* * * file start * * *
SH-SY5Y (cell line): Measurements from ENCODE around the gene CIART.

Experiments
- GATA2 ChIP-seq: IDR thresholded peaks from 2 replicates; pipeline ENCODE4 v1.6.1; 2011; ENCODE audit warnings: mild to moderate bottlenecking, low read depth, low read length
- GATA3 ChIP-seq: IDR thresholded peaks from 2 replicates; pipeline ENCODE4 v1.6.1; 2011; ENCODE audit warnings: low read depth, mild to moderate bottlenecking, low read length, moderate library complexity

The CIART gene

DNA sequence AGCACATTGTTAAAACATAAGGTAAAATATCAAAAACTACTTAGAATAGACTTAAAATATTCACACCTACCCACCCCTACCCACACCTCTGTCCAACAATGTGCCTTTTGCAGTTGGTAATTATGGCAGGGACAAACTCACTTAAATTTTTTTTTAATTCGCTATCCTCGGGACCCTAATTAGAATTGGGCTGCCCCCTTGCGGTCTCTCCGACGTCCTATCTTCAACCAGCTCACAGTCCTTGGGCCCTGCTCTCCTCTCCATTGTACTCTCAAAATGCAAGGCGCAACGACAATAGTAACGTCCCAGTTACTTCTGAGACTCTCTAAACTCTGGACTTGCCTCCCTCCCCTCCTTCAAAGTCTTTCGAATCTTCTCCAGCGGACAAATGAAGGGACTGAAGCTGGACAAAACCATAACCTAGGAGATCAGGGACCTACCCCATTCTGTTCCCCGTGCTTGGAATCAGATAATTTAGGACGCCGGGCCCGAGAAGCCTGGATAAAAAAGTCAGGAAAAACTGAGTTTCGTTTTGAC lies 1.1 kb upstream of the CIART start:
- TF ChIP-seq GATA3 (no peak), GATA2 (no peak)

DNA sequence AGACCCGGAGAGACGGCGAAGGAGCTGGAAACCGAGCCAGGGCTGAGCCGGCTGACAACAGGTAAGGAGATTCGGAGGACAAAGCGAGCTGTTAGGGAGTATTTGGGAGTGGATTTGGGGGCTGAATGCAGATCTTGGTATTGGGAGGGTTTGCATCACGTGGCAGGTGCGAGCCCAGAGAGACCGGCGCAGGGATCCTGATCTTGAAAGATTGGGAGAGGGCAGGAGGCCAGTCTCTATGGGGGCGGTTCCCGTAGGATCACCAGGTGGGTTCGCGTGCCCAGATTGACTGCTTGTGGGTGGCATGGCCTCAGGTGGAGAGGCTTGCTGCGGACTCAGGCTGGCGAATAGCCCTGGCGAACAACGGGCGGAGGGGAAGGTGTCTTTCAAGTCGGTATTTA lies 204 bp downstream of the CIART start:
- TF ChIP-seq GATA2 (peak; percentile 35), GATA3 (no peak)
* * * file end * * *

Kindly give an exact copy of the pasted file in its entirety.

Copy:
SH-SY5Y (cell line): Measurements from ENCODE around the gene CIART.

Experiments
- GATA2 ChIP-seq: IDR thresholded peaks from 2 replicates; pipeline ENCODE4 v1.6.1; 2011; ENCODE audit warnings: mild to moderate bottlenecking, low read depth, low read length
- GATA3 ChIP-seq: IDR thresholded peaks from 2 replicates; pipeline ENCODE4 v1.6.1; 2011; ENCODE audit warnings: low read depth, mild to moderate bottlenecking, low read length, moderate library complexity

The CIART gene

DNA sequence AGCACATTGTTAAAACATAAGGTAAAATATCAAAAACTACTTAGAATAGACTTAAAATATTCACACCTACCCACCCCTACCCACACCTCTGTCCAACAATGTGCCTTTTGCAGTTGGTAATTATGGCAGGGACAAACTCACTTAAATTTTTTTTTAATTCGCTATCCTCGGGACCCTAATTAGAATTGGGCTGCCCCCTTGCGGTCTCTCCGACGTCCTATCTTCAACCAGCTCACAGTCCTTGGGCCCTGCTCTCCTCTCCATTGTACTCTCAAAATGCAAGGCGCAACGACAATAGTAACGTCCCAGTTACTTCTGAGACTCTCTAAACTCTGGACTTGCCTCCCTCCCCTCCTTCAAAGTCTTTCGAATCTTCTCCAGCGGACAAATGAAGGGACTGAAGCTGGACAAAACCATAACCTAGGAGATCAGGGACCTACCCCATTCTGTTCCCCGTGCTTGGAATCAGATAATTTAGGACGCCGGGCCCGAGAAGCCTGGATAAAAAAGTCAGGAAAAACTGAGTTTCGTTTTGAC lies 1.1 kb upstream of the CIART start:
- TF ChIP-seq GATA3 (no peak), GATA2 (no peak)

DNA sequence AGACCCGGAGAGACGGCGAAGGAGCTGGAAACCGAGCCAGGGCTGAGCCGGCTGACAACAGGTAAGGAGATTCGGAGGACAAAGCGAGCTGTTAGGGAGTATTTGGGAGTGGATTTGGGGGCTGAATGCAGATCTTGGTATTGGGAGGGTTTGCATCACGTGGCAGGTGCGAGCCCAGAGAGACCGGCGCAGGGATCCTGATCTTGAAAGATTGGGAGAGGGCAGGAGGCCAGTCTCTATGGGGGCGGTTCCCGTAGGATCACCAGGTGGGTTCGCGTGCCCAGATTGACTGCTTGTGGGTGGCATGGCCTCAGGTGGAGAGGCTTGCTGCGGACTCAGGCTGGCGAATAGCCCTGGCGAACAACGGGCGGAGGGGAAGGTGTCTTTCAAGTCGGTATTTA lies 204 bp downstream of the CIART start:
- TF ChIP-seq GATA2 (peak; percentile 35), GATA3 (no peak)